A Positive Spin on Food Marketing to Kids

Yesterday, First Lady Michelle Obama announced that Sesame Workshop and the Produce Marketing Association (PMA) have teamed up with Partnership for a Healthier America (PHA) in a two-year agreement to help promote fresh fruit and vegetable consumption to kids.

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According to PHA’s website:

The agreement allows PMA’s community of growers, suppliers and retailers to take advantage of the power and influence of the Sesame Street brand without a licensing fee, using characters like Big Bird, Elmo and Abby Cadabby to help convey messages about fresh fruits and vegetables.

Sesame Street characters could be showing up on produce as early as mid-2014.

In her statement, the First Lady cited a recent study published in the Archives of Pediatrics and Adolescent Medicine conducted by researchers at Cornell University. Researchers gave children a choice between eating an apple, a cookie, or both and most kids chose the cookie. Not surprisingly, when the researchers put Elmo stickers on the apples and let the kids select again, the number of kids who chose the apple nearly doubled.

Most often, we see food companies enticing kids with characters on junk food products like sugary cereals and snacks.  Massive marketing budgets allow the food manufacturers to do this, and it works.

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Finally, these same marketing techniques will be used to help parents, instead of undermining them, making it easier to get kids to eat more fruits and veggies.  How great will it be to see beloved children’s characters like Big Bird and Elmo promoting apples and bananas instead of real fruit imposters like Pop-tarts and Popsicles?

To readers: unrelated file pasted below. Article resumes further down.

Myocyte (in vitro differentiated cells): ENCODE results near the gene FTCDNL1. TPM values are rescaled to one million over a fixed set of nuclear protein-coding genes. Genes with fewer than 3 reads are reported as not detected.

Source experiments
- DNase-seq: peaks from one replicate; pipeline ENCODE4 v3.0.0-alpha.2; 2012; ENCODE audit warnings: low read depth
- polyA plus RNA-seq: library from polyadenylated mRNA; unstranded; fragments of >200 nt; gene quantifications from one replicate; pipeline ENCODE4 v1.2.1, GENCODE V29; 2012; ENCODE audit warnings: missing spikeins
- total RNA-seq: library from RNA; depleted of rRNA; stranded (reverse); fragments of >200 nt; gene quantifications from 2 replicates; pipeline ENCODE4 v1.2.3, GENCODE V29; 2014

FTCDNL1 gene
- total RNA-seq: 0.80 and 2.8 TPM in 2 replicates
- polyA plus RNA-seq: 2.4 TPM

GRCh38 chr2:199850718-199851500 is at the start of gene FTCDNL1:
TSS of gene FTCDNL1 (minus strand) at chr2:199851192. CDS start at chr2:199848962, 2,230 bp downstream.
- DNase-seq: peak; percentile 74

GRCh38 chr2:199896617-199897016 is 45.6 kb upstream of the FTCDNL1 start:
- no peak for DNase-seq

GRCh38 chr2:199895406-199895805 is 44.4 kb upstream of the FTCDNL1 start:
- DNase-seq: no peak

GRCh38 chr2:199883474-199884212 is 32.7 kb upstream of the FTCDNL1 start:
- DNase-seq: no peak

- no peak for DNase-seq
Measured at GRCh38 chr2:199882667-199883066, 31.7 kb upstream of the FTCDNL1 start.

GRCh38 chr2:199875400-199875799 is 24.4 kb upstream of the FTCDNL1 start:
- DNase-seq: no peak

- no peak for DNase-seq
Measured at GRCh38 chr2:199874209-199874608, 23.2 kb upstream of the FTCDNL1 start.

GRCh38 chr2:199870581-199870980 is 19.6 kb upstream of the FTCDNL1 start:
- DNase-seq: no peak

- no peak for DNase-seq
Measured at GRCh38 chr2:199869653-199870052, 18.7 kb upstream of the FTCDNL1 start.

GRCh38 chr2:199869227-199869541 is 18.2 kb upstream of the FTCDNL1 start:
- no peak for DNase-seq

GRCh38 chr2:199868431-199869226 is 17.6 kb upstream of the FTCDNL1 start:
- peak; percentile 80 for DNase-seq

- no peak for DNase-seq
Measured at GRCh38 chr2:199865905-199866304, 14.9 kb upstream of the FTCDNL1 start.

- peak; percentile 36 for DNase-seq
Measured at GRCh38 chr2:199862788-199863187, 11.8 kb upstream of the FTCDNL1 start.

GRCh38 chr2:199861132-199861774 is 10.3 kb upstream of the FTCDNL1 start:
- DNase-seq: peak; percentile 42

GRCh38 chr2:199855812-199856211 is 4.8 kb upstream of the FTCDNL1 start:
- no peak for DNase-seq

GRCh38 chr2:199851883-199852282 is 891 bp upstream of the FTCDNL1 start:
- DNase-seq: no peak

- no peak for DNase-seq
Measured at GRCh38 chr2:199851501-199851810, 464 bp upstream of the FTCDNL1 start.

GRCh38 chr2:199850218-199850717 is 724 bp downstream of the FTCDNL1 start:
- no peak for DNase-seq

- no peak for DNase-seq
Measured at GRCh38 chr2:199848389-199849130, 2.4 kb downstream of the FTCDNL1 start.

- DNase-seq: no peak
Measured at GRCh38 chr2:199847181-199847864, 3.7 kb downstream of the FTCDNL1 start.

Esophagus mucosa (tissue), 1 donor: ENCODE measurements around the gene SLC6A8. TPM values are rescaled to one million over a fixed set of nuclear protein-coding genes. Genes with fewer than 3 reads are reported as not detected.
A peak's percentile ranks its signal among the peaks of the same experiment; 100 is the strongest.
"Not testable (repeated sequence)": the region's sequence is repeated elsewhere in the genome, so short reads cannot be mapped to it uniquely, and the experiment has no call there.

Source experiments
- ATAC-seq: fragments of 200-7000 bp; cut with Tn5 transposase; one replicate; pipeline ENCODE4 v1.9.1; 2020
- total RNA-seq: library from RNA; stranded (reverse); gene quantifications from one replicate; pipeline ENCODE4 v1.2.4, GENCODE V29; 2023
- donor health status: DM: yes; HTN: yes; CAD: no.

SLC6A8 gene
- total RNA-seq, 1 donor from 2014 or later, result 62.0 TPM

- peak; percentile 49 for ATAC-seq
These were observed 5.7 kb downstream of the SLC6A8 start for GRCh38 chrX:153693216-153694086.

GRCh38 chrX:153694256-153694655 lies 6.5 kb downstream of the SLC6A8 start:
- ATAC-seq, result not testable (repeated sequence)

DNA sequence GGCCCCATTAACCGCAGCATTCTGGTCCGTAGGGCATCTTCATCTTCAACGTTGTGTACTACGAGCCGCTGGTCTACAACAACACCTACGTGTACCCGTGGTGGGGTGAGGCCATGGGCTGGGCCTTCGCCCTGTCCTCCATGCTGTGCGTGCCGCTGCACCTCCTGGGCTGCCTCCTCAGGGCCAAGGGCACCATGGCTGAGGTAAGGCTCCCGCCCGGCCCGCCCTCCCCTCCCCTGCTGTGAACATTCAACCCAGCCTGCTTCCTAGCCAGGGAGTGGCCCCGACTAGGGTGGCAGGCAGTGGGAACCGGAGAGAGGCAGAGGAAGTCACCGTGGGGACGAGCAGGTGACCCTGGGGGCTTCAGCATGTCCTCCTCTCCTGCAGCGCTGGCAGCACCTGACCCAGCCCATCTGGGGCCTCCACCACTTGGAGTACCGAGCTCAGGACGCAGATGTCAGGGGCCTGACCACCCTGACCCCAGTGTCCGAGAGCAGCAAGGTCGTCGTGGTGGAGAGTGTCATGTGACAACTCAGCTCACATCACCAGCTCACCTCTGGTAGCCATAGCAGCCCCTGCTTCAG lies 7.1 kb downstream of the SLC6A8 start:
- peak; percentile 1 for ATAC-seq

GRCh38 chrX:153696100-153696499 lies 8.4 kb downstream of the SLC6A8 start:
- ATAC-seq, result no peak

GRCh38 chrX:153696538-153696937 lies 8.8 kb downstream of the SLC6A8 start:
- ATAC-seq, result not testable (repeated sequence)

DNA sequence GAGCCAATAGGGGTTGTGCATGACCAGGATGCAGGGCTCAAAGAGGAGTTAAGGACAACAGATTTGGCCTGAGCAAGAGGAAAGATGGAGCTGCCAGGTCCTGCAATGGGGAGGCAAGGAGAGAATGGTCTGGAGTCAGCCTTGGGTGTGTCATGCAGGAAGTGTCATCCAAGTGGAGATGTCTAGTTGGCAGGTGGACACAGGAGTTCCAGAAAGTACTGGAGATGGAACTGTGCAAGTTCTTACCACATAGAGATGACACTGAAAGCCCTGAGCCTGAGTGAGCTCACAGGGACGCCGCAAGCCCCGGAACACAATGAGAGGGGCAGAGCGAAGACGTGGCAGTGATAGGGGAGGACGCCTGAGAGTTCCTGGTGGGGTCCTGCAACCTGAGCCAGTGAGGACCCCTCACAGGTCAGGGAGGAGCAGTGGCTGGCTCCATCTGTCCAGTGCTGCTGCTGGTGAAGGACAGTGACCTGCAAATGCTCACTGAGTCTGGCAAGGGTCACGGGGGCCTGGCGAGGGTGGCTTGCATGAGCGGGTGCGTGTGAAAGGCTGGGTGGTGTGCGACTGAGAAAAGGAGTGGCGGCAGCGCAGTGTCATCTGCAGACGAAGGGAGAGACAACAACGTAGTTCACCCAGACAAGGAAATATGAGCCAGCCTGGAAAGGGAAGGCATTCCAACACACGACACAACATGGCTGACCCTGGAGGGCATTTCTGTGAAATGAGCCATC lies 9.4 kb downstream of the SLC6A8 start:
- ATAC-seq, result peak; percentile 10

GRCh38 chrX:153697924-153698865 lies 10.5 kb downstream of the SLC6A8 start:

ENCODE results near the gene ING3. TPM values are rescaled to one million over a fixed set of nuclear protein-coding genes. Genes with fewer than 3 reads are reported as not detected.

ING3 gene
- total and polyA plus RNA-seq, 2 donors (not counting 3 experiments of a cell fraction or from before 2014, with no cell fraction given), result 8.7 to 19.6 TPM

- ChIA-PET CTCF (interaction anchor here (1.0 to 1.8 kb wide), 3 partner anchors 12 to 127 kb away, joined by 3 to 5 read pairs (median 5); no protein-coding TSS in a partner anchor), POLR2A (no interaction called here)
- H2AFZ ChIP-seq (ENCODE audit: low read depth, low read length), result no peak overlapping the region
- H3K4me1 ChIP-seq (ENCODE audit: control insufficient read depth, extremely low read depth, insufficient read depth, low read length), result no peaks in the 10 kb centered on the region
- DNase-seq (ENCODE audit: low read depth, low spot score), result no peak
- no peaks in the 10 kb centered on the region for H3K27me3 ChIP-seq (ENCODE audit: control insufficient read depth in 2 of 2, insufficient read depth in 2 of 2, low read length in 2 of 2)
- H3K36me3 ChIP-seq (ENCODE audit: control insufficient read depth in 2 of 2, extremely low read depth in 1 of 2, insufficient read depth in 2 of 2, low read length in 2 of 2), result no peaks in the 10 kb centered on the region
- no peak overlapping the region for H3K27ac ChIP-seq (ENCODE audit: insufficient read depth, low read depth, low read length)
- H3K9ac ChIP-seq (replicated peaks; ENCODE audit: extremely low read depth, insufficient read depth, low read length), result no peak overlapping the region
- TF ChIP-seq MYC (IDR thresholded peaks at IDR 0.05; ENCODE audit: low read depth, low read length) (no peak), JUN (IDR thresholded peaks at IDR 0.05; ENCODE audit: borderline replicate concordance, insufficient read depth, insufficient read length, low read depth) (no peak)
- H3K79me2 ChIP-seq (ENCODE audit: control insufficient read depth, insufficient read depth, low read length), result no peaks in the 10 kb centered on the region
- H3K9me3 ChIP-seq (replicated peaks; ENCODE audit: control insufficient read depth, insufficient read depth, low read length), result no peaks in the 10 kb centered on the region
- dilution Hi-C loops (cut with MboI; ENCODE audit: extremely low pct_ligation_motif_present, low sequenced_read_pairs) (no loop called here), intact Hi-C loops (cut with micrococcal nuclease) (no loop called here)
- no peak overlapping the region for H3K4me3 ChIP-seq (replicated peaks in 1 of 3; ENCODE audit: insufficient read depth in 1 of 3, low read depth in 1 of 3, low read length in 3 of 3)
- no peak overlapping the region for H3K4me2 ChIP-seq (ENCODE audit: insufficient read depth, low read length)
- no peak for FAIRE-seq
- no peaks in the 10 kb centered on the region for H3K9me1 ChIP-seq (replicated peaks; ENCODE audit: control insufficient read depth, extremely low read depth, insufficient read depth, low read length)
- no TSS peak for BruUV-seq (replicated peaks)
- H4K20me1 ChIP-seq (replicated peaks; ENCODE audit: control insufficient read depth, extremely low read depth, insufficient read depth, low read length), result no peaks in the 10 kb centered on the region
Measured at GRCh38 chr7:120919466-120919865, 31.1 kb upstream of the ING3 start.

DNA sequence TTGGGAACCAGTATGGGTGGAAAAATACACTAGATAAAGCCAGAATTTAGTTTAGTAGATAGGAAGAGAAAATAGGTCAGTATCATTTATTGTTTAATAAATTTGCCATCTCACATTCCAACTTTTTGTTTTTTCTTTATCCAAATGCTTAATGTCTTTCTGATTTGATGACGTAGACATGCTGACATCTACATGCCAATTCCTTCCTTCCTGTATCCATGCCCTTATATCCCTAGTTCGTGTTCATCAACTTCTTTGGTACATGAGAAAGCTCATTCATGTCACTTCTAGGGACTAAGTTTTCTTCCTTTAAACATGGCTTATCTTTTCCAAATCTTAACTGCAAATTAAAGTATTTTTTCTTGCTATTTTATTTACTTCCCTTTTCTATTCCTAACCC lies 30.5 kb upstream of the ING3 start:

Will efforts like this be enough to counteract the billions spent on marketing junk food to children?  Probably not at first, but it is a nice step towards leveling the playing field.  While policies to curb the relentless marketing of unhealthy products have been stymied by Big Food lobbyists, I have to applaud creative ideas like this that can work in congruence with future policy efforts.

Some food policy experts, like Marion Nestle, question the ethicality of marketing to children in any capacity – even if it’s for products we know are good for them.  Studies have shown that children are unable to distinguish marketing from entertainment until at least age 8.  But if marketing such as this poses no harm, and actually serves to benefit children, shouldn’t we be all for it? What do you think?

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